Mama Knows Breast




Andi in the news

Watch Andi on the CBS Early Show: Click here.

Watch Andi on The NBC NIGHTLY NEWS: Click here.

Watch Andi on THE TODAY SHOW: Click here.



Moms Donate Breast Milk to Breast Cancer Survivor’s Newborn

Bookmark and Share

This is an amazing story from Brooklyn, New York.  A group of moms is donating breast milk to a new mom who can’t breastfeed her newborn because she had a double mastectomy.  Here’s an excerpt from the New York Daily News:

A 40-year-old cancer survivor is collecting breast milk from dozens of her Brooklyn neighbors to help feed her 3-week-old son.

Eva van Dok Pinkley can’t nurse Oliver herself because of a double mastectomy. Twenty-five women have already stepped up, pumping milk and donating it to the Carroll Gardens mom.

“What they are doing, it’s not easy to do,” Pinkley said. “I’m just stunned at the amount of trouble that they are going through for me. I think of them and what they have done and give thanks.”

The actress and researcher for “House Beautiful” magazine has endured multiple miscarriages and two rounds of failed fertility treatments. By the time she was diagnosed in April 2010 with noninvasive breast cancer, she had given up on having children of her own.

But a mere two months after her double-mastectomy, she got pregnant. Pinkley knew right away that if she carried the baby to full term, she wanted to use breast milk. She just hadn’t figured out how…

Getting Breastfeeding Help

Bookmark and Share

Yes, you are the only one with the boobs, but your partner can help.  Here’s my latest post on the giggle Gab blog called “Ten Breastfeeding Tips for Spouses.” And an excerpt:

Everyone tells you that having a baby can change the dynamic in your relationship. How can it not? You have a mess, noisy and demanding new roommate. She’ll start to cry just as you’re about to get intimate for the first time in months. She’ll need to eat at 6 am, dashing your visions of a Sunday morning snuggled in bed.

So here’s the deal– you have to adapt.  And if you’re breastfeeding, there are ways, believe it or not, your partner can get in on the act.  You may be the one with the equipment, but you don’t have to go it alone. So here are some tips for spouses.  They apply whether you’re married or in a committed relationship, and whether your partner is a man or woman.

To read the rest click here.

What To Buy For Breastfeeding

Bookmark and Share

Here’s my latest post on the giggle Gab blog.  And a brief excerpt:

Babies can be expensive. At least their gear is. And it starts the moment you realize you’re pregnant. You’ll have visions of pink and blue nurseries dancing in your head. A crib, mattress and sheets? Check. Clothing? Check. Diapers and wipes. You bet. If you’re feeling overwhelmed with all the expenses, here’s something that may be re-assuring– breastfeeding is free! That’s right. Formula costs money. Boobs, well you have those already.Of course, there are some items you may want to buy even if you’re planning to breastfeed. As always, some are important and some optional. And this may be one area where you should consider hand-me-downs from friends and family (with the exception of a breast pump).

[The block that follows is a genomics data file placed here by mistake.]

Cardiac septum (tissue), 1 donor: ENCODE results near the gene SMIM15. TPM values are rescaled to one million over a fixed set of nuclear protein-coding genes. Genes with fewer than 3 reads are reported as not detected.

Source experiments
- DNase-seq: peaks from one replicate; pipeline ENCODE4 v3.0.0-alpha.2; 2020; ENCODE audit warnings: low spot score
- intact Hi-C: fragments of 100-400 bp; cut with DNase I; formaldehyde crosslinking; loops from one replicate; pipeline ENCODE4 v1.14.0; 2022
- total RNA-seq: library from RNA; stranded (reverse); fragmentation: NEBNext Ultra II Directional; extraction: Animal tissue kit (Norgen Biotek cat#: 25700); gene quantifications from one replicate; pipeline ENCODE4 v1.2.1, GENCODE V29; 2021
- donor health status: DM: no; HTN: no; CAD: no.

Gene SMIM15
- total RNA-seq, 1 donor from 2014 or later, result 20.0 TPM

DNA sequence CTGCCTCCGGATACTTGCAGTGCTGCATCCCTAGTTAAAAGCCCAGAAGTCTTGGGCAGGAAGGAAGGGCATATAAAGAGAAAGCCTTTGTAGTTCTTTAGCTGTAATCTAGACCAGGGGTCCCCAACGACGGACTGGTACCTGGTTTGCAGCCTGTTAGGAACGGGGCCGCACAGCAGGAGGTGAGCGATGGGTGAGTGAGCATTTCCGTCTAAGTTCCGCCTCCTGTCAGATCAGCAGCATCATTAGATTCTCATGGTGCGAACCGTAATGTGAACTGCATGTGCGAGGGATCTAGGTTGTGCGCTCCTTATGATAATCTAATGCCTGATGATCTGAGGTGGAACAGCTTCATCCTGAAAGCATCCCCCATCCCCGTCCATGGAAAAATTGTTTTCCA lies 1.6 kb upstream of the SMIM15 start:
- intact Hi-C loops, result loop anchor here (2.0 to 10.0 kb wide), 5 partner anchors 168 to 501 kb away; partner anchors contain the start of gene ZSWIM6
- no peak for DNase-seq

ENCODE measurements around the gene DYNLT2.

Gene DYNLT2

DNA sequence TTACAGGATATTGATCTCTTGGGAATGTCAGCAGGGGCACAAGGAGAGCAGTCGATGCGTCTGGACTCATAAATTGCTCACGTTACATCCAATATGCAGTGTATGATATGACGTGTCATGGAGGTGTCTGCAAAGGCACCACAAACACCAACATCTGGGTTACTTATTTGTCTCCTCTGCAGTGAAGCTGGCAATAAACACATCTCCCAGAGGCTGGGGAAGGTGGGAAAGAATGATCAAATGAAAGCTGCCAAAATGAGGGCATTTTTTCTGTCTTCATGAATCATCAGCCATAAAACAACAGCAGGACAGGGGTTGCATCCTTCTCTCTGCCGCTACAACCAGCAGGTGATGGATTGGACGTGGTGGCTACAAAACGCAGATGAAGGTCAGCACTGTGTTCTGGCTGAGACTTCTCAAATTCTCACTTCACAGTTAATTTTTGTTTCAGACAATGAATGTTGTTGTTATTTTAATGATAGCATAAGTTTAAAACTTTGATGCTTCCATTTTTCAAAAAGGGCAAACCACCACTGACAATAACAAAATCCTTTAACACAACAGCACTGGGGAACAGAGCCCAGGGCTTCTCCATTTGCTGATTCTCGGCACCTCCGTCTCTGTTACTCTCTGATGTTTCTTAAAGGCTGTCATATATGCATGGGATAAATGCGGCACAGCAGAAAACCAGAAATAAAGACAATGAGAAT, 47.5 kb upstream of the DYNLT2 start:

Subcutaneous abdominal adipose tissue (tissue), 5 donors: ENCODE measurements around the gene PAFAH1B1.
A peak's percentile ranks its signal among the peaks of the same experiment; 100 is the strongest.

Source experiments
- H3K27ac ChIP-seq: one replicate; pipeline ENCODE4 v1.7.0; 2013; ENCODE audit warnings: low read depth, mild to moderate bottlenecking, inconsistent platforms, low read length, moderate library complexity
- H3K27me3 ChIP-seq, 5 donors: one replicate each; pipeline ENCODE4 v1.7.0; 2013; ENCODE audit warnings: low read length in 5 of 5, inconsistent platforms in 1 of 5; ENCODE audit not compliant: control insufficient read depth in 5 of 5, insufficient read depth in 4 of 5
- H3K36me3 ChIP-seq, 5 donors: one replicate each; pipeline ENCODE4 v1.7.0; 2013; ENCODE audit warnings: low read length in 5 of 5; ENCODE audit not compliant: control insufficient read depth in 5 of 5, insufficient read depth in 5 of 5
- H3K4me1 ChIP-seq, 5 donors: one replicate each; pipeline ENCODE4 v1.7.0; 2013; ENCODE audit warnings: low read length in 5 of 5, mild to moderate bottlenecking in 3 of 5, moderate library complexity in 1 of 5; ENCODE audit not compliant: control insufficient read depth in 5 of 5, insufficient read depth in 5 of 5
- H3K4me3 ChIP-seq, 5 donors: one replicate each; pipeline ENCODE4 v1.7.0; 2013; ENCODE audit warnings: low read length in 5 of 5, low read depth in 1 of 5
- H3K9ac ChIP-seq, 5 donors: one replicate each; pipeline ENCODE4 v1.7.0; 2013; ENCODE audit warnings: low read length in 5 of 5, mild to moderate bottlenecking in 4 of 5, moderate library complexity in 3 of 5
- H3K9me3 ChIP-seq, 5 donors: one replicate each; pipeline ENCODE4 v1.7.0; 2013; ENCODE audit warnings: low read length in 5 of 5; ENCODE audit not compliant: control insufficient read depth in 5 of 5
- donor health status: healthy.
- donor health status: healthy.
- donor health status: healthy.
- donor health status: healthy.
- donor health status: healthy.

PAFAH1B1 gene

For my full list, keep reading here.

I’m Writing For The New Blog For the Store Giggle

Bookmark and Share

So I’ve got a new gig… I’m a blogger for the new site Giggle Gab, brought to you by the store Giggle.  I’m writing the Nursing Know How pieces.  If you haven’t been to one of Giggle’s 14 stores around the country, or visited its website, take a few minutes to check it out.  They have everything from breast pumps to high chairs.  As for the Giggle Gab blog, they’ve got writers covering pregnancy, parenting, city living, baby style and fashion and having healthy home.

So my first post is about deciding whether or not to breastfeed. Here’s an excerpt:

You’ve been fixated on food for months.  One minute you’re ravenous.  The next, you’re repulsed. Mostly, you can’t get enough of those bite-sized brownies, right? Pregnancy does that to you.  Well guess, what– now it’s time to think about what someone else is going to eat.From the very first hour your baby is born, you’re going to be focused on feeding her. You’ll get to know that “feed-me-right-this-instant” wail oh, so well. But there’s a key decision you need to make: breast milk or formula? So how do you decide? There’s a lot to consider.